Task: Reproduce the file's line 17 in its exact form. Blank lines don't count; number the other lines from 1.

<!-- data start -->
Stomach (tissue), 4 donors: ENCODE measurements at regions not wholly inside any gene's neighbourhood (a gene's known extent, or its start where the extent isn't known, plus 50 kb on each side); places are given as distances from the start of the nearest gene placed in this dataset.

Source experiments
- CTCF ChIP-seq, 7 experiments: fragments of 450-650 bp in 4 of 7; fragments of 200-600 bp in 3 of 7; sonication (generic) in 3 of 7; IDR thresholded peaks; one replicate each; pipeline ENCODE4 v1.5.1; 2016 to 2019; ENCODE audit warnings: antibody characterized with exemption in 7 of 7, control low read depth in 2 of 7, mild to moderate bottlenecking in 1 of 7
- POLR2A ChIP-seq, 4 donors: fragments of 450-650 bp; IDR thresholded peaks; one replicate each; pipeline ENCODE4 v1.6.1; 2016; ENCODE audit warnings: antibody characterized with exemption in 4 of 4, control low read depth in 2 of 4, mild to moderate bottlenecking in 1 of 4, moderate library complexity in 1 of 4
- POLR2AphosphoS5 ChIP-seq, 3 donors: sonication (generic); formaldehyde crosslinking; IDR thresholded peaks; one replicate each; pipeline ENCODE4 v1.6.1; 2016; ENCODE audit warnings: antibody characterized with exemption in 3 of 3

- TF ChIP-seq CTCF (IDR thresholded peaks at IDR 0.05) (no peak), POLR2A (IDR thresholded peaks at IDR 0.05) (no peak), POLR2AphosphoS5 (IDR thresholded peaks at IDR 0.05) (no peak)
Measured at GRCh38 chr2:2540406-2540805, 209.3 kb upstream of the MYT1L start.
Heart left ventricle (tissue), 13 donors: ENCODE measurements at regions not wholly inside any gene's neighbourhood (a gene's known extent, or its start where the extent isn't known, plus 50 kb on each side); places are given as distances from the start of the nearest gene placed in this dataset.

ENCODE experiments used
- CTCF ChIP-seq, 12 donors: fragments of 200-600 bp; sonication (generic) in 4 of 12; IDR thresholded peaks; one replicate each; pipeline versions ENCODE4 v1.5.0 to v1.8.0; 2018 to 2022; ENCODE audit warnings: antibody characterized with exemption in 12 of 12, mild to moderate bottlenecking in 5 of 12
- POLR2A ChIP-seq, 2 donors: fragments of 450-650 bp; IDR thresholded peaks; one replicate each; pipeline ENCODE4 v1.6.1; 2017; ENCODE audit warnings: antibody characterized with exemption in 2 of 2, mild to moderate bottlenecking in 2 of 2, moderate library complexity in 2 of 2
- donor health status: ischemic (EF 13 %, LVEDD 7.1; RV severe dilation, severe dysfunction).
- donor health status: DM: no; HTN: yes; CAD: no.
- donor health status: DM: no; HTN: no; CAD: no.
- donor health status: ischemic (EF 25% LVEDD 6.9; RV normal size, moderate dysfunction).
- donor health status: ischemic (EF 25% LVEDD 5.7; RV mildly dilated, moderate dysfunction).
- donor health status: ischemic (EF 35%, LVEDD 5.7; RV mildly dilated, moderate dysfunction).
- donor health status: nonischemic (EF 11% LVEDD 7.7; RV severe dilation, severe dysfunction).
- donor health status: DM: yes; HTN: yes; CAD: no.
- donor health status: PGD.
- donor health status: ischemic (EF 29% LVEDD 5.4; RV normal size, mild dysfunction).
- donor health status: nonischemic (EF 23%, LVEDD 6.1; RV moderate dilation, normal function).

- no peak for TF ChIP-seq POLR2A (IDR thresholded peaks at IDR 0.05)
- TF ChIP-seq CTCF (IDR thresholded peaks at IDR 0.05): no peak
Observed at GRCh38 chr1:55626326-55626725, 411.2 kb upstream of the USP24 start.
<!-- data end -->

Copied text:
- donor health status: ischemic (EF 35%, LVEDD 5.7; RV mildly dilated, moderate dysfunction).